You might think that living with HIV affects everyone the same, regardless of how old you are. But at each stage of growth, there is a difference in the support needed. In this blog, we’ll explain why we divide our young ones into their own HIV youth support group and put an age limit on our downloadable app.
The age-old question: Why the age limit?
Why not support everyone living with HIV in one big, happy support group?
Reason: peeps of a feather flock together. It’s that simple. Throw a couple of 20 and 30-year-olds into a 50-and-over party and watch how everyone naturally starts gravitating to each other by age.
And there’s a good reason for that! While HIV might be a universal experience for those in our support groups, it isn’t the only thing members have in common. Folks need to chirp and chat about everyday issues, too.
For teenagers, that means dating, school, friends, and family problems. For young adults, there’s a more significant focus on money, employment, long-term relationships, and beginning a family. Older adults are more focused on health. Of course, there’s still a fair amount of talk about sex and drama in all age groups!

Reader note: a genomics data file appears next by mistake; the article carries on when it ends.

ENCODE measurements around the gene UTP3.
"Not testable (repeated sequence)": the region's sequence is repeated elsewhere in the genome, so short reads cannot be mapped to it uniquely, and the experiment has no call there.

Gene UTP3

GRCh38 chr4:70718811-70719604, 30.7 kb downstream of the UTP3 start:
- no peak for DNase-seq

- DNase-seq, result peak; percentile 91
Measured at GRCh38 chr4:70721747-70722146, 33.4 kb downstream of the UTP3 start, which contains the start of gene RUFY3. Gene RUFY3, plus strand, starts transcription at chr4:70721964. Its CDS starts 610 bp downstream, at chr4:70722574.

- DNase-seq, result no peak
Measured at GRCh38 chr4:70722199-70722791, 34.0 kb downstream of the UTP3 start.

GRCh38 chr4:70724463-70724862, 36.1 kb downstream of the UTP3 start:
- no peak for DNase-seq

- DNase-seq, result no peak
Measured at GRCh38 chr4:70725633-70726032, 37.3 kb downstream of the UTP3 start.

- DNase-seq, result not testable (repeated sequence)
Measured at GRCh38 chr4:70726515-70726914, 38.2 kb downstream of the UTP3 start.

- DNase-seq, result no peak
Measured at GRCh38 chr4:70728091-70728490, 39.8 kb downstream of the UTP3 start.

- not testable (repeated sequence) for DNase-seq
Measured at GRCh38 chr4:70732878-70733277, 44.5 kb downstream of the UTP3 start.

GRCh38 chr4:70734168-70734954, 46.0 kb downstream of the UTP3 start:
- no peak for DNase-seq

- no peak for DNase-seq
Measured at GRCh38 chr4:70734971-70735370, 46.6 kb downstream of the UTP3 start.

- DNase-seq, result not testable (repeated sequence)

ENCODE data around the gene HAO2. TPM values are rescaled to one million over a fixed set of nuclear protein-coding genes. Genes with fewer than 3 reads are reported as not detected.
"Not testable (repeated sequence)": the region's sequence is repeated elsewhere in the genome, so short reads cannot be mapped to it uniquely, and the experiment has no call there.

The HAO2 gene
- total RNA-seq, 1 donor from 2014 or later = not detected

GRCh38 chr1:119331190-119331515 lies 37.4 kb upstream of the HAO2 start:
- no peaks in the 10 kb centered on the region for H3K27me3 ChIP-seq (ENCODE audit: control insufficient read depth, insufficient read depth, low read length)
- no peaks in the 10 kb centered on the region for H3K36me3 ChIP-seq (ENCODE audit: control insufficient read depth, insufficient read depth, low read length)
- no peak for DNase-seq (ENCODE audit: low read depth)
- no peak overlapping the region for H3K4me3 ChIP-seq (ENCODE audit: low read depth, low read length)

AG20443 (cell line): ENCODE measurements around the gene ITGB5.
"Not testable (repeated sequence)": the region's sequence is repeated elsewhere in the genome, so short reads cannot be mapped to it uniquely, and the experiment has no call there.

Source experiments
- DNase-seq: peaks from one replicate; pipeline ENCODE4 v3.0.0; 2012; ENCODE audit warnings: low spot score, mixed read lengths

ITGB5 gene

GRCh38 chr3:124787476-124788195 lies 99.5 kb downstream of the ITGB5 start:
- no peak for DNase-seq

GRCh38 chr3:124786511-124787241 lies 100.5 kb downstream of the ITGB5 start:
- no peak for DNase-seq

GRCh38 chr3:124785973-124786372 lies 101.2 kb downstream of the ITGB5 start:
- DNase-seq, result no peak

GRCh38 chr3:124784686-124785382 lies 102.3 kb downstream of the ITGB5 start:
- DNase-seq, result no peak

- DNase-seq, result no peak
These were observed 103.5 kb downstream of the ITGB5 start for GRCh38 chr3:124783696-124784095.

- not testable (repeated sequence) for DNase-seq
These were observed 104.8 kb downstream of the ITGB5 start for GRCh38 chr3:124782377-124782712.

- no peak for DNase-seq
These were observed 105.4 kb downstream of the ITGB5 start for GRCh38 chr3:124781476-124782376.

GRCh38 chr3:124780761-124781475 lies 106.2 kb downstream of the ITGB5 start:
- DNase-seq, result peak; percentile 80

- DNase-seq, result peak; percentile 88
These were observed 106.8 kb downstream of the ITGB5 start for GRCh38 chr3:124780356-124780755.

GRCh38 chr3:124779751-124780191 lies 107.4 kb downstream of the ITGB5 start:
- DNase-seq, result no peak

Every age group has a different priority for their meetings. And if those meetings are going to be successful, the group must gel.
The Generational Gap
There’s a radical difference in how different generations perceive HIV. Someone in their 50s would’ve been alive when HIV was practically a death sentence. Many will share stories of lost friends and loved ones, and some still grapple with the reality of HIV being a treatable condition.
But it’s an entirely different story for the younger generation. This group grew up with HIV as a manageable chronic illness. Ultimately, the drugs that are so effective at treating HIV have also completely changed the tone of an HIV youth support group.
Our society has become much more accepting of LGBTQ+ identities over the past few decades. The older generation lived through a period when having a LGBTQ+ support group wasn’t even possible. Today, a 20-year-old would question if an LGBTQ+ group was missing. Younger people are more comfortable talking about sex and strive for a culture of inclusivity. Those things didn’t always exist for previous generations. For young folks, today's progressive culture leads to greater acceptance from family and friends; it also means that identifying as LGBTQ+ is very different between age groups.